Step 1: Say “I’m sorry”… and mean it. It sounds simple, but a meaningful apology is the first step to repair. Be specific about why you’re sorry, and have open body language. Let the other person take it in before you respond. An empty apology might make things worse, so don’t say you’re sorry in a flippant or insincere way. Honesty is key to repairing the damage.
Step 2: Give hugs and kisses. After you both apologize, physical closeness can help you repair the relationship and build emotional closeness. Give tender hugs and kisses. Let your partner tell you when he or she is ready to get close — after a fight they might need some space to cool down before they’re ready for physical closeness.
Step 3: Discuss how to avoid the same fight. Don’t let history repeat itself. Sit down and talk about what triggered the argument so you know how to avoid the same issue in the future. A marriage and family therapist or other relationship professional may be able to help mediate your discussions if you find that you hit a road block. Emotionally Focused Therapy will help you rewire the way you talk to each other and receive information.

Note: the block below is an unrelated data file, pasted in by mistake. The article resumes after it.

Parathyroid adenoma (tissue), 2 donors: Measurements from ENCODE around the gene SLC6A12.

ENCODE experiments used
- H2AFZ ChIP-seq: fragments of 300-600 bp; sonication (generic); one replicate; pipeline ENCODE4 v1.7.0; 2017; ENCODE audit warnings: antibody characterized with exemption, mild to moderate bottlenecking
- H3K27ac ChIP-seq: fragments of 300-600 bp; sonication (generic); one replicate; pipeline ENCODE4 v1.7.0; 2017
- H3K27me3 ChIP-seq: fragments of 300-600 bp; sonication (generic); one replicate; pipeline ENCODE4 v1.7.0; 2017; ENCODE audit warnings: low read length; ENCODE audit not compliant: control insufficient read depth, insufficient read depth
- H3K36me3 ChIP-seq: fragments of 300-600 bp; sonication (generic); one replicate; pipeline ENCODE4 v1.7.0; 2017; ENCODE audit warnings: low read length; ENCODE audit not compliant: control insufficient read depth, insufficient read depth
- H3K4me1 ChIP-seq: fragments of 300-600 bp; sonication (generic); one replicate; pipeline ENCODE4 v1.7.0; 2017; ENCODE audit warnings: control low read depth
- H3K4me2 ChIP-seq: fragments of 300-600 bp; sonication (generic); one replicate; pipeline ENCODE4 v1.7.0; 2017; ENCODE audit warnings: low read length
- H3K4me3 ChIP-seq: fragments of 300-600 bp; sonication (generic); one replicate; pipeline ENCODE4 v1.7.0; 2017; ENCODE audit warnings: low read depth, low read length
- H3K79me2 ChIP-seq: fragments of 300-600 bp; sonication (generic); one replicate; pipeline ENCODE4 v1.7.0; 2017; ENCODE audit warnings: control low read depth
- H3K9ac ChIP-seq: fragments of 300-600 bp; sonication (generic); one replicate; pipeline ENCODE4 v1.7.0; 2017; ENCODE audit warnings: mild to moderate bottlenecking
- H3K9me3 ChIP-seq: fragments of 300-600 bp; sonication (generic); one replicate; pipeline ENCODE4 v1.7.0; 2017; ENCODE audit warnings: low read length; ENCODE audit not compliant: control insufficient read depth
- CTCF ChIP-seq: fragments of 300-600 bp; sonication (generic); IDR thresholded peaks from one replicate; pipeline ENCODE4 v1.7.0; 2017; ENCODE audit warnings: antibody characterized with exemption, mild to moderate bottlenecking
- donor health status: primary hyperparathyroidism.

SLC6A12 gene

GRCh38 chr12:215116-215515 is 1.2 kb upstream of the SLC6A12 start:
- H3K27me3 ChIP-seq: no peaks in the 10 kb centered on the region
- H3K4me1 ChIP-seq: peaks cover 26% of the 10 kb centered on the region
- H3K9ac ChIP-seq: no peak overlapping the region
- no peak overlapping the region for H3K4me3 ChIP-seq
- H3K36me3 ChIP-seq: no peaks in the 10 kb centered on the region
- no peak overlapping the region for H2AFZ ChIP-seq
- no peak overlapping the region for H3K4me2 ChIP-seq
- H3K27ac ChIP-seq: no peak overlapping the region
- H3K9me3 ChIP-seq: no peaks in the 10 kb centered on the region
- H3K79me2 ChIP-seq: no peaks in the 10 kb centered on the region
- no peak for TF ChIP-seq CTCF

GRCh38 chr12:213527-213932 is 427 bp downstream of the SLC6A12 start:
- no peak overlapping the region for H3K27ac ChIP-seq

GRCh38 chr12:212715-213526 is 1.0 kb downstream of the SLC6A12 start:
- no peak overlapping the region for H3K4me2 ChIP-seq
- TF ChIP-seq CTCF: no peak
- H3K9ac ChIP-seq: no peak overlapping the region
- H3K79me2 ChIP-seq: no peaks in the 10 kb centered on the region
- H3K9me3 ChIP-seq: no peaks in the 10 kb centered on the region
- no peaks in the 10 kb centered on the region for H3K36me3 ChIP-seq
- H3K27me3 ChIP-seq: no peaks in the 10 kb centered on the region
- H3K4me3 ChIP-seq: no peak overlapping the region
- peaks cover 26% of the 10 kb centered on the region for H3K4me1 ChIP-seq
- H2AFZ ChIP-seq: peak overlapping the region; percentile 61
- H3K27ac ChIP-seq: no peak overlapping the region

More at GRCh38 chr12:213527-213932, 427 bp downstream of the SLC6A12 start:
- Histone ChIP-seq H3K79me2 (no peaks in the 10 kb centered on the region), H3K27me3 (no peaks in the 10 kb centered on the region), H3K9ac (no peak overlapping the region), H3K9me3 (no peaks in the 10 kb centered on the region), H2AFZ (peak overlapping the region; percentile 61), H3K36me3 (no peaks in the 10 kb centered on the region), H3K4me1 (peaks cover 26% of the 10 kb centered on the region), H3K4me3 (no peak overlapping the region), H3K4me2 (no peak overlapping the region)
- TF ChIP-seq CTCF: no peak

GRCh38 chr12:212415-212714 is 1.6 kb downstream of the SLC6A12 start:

About Jennine Estes, MFT
Think of me as your relationship consultant, I'm your neutral third party that can help you untangle the emotions and help you figure out what's really going on. I am a Marriage and Family Therapist in San Diego, CA. Certified in Emotionally Focused Therapy for Couples. Supervisor. I write relationship and self growth advice for my column Relationships in the Raw. Creator of #BeingLOVEDIs campaign. MFC#47653